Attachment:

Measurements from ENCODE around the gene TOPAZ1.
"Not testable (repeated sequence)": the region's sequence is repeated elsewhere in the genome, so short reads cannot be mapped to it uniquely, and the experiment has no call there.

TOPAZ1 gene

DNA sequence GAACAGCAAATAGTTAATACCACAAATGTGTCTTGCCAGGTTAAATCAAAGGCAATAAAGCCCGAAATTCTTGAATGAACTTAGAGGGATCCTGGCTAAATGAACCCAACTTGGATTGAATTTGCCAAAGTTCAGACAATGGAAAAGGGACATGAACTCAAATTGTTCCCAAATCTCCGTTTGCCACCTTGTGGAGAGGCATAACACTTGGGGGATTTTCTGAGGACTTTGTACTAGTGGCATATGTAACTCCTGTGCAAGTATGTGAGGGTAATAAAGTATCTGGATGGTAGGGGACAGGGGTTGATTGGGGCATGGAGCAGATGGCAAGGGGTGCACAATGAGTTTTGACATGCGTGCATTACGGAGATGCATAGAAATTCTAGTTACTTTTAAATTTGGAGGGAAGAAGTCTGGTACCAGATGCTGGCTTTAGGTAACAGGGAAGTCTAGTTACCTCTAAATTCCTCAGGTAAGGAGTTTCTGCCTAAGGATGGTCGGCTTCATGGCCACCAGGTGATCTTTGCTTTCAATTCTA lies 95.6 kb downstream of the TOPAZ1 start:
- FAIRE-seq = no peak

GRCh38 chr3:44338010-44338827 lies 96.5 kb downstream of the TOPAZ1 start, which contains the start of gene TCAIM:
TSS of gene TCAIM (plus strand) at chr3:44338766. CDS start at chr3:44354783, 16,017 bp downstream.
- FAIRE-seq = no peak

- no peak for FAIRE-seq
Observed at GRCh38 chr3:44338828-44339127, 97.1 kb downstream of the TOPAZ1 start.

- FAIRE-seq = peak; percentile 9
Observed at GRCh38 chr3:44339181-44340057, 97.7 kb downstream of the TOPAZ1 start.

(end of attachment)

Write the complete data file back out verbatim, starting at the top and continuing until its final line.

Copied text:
Measurements from ENCODE around the gene TOPAZ1.
"Not testable (repeated sequence)": the region's sequence is repeated elsewhere in the genome, so short reads cannot be mapped to it uniquely, and the experiment has no call there.

TOPAZ1 gene

DNA sequence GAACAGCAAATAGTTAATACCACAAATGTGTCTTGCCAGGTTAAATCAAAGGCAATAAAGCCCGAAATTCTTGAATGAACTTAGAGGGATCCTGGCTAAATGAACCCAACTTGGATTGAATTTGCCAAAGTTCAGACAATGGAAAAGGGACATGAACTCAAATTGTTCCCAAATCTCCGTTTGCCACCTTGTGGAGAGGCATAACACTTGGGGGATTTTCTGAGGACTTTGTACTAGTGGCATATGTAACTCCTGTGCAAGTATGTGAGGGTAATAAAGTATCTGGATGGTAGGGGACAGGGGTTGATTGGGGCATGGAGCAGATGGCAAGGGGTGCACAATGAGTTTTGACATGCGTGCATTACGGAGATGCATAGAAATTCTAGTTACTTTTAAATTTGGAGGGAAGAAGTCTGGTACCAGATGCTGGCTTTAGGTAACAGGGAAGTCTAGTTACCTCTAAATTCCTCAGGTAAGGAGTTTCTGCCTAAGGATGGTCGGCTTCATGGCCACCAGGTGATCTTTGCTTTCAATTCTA lies 95.6 kb downstream of the TOPAZ1 start:
- FAIRE-seq = no peak

GRCh38 chr3:44338010-44338827 lies 96.5 kb downstream of the TOPAZ1 start, which contains the start of gene TCAIM:
TSS of gene TCAIM (plus strand) at chr3:44338766. CDS start at chr3:44354783, 16,017 bp downstream.
- FAIRE-seq = no peak

- no peak for FAIRE-seq
Observed at GRCh38 chr3:44338828-44339127, 97.1 kb downstream of the TOPAZ1 start.

- FAIRE-seq = peak; percentile 9
Observed at GRCh38 chr3:44339181-44340057, 97.7 kb downstream of the TOPAZ1 start.